Iron overload and the impact it can have on performance and health, with Dr. Tommy Wood

Oct. 22, 2015

Iron levels and biochemistry have impacted my personal performance in a dramatic way. Recently I've been racing cyclocross, something for which I lack talent. For those of you who don't know cyclocross, it's a lot like short track mountain bike racing but most of the bikes look a road bike with drop handlebars. The start is really important, and the course has hundreds of corners and so the sport doesn't suit slow-twitch athletes like me. This year I’ve been enjoying some dramatic gains in my performance. These gains are nothing to do with training, in fact, I've been training less than ever before. The key to performance is health, and that's why I've got Dr. Tommy Wood on again today to talk about some of the biochemical tweaks I've been making and also the serious issue of iron overload (haemochromatosis).

First let’s talk about anaemia.

Some people think of anaemia as synonymous with iron deficiency, but iron deficiency is just one of many things that can cause anaemia. Diagnosing anaemic tendencies requires the consideration of the production, destruction and loss of red blood cells. Other nutrients such as zinc, B6, B12 and folate are as important as iron for the production of red blood cells. Sometimes we see results that show both iron overload and anaemia.

Why is iron overload a problem?

Most micronutrients cause little harm when consumed in excess. Vitamin C is a good example--consume too much and you'll simply pee it out. Excess iron is different in that there's no easy way to excrete it. The main way we lose iron is through bleeding, and for men and postmenopausal women this doesn't happen very often. Excess iron becomes bound to proteins and acts as a pro-oxidant, literally causing your tissues to rust. If left untreated, the excess iron can cause diabetes, cirrhosis of the liver and a host of other chronic diseases.

The day after we recorded this interview four of my six follow-up appointments were with masters athletes with iron overload. Please don't guess, do the test!

How should your diet change if you are diagnosed with iron overload?

Research shows diet can have an impact of the absorption of iron. Things that block iron absorption:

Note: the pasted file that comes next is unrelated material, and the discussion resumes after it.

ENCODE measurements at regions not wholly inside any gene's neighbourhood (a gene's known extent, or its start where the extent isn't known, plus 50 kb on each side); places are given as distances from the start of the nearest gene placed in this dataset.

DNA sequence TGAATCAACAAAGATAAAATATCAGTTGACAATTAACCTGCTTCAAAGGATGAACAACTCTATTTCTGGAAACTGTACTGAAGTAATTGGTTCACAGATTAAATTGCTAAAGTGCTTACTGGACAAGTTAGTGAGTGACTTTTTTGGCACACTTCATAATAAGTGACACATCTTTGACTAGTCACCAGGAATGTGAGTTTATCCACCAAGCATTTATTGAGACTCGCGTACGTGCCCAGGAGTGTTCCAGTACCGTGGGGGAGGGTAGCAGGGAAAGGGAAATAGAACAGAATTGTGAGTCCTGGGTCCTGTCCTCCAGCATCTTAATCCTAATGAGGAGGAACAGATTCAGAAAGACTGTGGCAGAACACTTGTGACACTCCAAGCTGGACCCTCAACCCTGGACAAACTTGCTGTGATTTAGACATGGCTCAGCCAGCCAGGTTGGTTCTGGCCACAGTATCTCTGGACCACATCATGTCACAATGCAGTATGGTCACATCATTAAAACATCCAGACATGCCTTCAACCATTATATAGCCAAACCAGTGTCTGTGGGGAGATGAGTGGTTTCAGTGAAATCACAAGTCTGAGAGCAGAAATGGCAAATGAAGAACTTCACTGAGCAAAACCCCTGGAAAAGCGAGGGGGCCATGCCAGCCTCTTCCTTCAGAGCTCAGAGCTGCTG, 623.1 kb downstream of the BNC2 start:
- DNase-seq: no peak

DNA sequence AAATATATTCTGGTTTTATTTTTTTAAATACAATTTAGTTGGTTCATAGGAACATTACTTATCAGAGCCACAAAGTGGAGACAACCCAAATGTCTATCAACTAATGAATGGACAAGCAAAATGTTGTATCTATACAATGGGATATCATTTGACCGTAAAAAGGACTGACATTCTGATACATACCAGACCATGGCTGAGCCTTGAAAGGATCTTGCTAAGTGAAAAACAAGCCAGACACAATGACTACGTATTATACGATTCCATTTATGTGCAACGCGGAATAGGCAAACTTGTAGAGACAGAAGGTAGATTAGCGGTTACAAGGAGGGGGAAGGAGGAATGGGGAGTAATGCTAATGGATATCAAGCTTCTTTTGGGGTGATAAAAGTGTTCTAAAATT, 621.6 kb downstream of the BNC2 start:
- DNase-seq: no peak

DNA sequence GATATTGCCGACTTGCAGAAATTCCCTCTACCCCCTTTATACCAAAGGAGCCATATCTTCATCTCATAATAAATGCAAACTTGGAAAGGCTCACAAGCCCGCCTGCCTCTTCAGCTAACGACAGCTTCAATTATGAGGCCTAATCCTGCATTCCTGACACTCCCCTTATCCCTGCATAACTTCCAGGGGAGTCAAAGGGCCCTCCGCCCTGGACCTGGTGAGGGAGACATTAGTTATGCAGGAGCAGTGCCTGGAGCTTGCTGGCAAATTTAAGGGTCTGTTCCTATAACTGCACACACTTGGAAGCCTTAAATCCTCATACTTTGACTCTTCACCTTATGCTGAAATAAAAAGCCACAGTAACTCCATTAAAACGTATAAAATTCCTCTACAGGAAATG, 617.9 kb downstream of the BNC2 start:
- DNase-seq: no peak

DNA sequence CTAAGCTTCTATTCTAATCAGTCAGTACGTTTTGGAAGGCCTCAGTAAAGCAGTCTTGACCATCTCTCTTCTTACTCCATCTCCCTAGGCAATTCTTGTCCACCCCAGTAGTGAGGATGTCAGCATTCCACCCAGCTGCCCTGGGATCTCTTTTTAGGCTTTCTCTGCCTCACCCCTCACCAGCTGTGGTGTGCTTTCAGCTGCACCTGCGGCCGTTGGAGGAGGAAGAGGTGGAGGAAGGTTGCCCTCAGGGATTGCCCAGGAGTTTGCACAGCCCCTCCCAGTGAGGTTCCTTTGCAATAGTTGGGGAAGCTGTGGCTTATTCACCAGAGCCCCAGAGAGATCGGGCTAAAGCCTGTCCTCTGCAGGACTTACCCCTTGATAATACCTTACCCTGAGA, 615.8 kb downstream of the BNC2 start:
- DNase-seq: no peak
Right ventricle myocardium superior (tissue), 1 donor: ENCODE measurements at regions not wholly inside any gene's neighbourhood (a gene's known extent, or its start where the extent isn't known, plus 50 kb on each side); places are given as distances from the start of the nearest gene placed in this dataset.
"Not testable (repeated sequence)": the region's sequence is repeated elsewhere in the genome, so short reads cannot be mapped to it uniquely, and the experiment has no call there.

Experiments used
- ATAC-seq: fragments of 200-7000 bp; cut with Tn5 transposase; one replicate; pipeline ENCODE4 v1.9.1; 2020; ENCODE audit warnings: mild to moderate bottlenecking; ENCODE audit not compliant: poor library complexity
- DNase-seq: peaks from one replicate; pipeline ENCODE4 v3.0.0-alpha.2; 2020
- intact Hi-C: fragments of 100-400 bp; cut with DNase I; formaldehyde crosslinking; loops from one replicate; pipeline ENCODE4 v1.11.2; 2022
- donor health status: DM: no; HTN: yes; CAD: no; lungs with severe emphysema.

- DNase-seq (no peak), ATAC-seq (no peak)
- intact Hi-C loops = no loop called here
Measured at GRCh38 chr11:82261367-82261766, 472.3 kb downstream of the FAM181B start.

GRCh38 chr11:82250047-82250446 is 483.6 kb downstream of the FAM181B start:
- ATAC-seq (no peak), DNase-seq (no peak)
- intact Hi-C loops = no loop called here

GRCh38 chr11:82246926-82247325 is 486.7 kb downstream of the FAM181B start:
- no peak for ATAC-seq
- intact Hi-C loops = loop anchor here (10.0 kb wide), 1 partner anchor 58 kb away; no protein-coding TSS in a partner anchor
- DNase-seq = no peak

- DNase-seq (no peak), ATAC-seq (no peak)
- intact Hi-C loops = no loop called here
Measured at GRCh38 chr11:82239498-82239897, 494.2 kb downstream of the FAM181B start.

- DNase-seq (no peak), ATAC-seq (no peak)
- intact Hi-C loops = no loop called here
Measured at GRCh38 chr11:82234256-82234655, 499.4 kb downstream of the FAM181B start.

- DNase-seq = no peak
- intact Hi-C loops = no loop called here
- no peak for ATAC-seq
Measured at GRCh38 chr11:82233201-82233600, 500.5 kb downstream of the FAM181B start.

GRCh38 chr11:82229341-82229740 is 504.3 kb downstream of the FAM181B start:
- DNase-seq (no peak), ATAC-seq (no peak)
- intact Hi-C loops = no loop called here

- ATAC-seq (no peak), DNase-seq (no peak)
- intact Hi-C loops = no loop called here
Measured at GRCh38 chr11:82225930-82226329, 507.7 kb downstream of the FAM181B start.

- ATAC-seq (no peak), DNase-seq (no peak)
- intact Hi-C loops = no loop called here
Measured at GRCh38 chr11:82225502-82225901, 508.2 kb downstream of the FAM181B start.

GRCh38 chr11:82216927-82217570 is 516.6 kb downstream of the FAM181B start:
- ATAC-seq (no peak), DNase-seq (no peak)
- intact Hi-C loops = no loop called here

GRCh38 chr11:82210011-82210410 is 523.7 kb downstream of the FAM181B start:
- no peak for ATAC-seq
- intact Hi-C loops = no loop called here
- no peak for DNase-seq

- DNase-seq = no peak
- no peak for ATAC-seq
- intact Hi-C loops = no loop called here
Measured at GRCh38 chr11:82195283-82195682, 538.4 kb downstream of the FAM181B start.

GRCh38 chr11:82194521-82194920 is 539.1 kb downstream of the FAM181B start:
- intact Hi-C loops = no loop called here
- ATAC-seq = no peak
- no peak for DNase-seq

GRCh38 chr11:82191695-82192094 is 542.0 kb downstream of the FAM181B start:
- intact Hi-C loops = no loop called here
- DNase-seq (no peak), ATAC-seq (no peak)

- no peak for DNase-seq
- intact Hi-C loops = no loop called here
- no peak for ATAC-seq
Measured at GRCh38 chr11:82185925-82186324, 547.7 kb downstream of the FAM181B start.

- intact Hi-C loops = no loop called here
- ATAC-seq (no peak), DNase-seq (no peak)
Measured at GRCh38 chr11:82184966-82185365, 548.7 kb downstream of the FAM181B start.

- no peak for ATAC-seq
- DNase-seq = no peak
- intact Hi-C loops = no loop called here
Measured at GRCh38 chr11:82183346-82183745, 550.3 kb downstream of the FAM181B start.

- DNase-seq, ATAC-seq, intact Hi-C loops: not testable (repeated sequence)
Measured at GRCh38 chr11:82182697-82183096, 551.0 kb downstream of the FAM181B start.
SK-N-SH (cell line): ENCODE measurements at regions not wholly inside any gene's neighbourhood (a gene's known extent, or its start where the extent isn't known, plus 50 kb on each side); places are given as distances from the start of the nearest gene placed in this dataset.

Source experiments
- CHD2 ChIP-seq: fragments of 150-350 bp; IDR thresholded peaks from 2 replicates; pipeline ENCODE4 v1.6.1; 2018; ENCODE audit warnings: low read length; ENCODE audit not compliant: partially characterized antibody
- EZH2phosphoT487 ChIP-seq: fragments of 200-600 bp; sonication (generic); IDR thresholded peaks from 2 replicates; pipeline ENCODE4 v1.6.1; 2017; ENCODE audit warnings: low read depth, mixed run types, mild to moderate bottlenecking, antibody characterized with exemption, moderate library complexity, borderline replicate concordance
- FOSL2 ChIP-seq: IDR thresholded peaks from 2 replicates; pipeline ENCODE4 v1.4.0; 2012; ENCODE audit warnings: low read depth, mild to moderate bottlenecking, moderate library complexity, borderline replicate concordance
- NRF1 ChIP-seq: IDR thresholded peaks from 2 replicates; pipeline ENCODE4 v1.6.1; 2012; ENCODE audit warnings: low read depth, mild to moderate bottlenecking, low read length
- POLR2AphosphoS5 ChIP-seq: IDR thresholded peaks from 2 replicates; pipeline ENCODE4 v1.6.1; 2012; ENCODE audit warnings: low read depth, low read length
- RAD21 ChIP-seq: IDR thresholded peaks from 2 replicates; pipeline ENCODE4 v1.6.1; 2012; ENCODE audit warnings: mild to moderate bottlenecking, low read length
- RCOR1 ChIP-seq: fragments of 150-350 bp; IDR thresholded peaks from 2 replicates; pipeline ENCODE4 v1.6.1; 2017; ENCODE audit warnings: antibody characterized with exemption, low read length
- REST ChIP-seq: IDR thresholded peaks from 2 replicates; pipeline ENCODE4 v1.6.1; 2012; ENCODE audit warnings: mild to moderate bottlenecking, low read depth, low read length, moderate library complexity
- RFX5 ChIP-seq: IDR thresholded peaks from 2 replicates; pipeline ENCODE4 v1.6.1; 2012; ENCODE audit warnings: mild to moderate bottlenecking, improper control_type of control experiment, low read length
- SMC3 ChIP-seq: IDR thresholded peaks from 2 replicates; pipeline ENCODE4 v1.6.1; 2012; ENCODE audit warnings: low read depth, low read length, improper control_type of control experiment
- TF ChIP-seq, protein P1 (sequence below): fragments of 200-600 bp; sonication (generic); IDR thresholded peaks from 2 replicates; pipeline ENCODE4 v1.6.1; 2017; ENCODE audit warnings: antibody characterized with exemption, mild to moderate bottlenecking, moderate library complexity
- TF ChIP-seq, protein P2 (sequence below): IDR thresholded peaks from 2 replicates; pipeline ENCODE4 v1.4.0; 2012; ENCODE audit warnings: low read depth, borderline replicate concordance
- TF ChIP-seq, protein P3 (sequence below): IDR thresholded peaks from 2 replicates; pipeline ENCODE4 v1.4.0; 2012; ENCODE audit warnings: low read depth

• Calcium rich foods like dairy, leafy vegetables and sardines (whole with bone).
  • Phytates from leafy vegetables and nuts.
  • Tannins in red wine and coffee.
  • Anthocyanins in any colour berry (the darker the colour of the berry the better).

Things that increase iron absorption:

  • Vitamin C.
  • Added fructose, table sugar.

Blood testing for iron levels is not that difficult to do. In fact, my team can do it for you.

Iron overload can be ruled out as part of our O2 Boost programme. Place your order and I'll send you a PDF requisition form that you can print and take directly to LabCorp--no need for a visit to your doctor's office. The results will be back in just a couple of days and then I'll send you a written report and a link to my schedule that you can use to make an appointment for the included 30-minute call.

Here’s the outline of this interview:

  • [0:02] Introduction to today’s show with Dr. Tommy Wood.
  • [0:18] An upcoming live event where Dr. Wood will be speaking.
  • [2:06] Why would you even care about iron overload?
  • [4:55] You can run your blood chemistry through Nourish Balance Thrive.
  • [5:36] What is iron and why is it needed in human biology?
  • [7:09] Ways you can tell if you have an iron deficiency.
  • [8:54] Is there any evidence to show that athletes could be in danger of Anaemia?
  • [11:14] Why is iron overload a concern and mutations in the HFE gene.
  • [15:37] What blood markers should be watched to determine iron levels?
  • [17:06] What can happen when there is too much iron (one example)?
  • [21:29] How a good handle on your iron levels can be a major win for your life and competition.
  • [22:06] What should be done if iron overload is discovered?
  • [23:30] Bloodletting as a solution? Really?
  • [30:25] How should a person who’s a victim of iron overload change their diet?
  • [37:45] The importance of testing then trying various solutions, and testing again.
  • [38:23] What is Lactoferrin and how does it relate to iron issues?
  • [42:23] How can Lactoferrin be used as an anti-microbial?
  • [43:03] How to get a blood test from the Nourish Balance Thrive team.



O2 Boost

Primal Docs

Re-find Health

Get your blood chemistry done by the Nourish Balance Thrive team

Webinar with Tawnee Prazak

Richard Nikoley’s article about iron

23andMe (salivary genetic test)

MTHFR Support

Medscape error: The second mutation involves a G→C substitution at nucleotide 197, leading to a histidine to aspartic acid substitution at amino acid position 63 (H63D).

Iron Disorders Institute

The Iron Chart Christopher Mentioned (PDF download)

Blog Post: In Defense of Low Fat Diets

Inositol Hexaphosphate


British Journal of Nutrition paper on Lactoferrin

The Spritzlet App


Chris Armstrong

Richard Nikoley

Dr. Jaime Busch

Jimmy Moore

Denise Minger

Vinnie Tortorich

Join the discussion on the NBT forum when you support us on Patreon.

© 2013-2024 nourishbalancethrive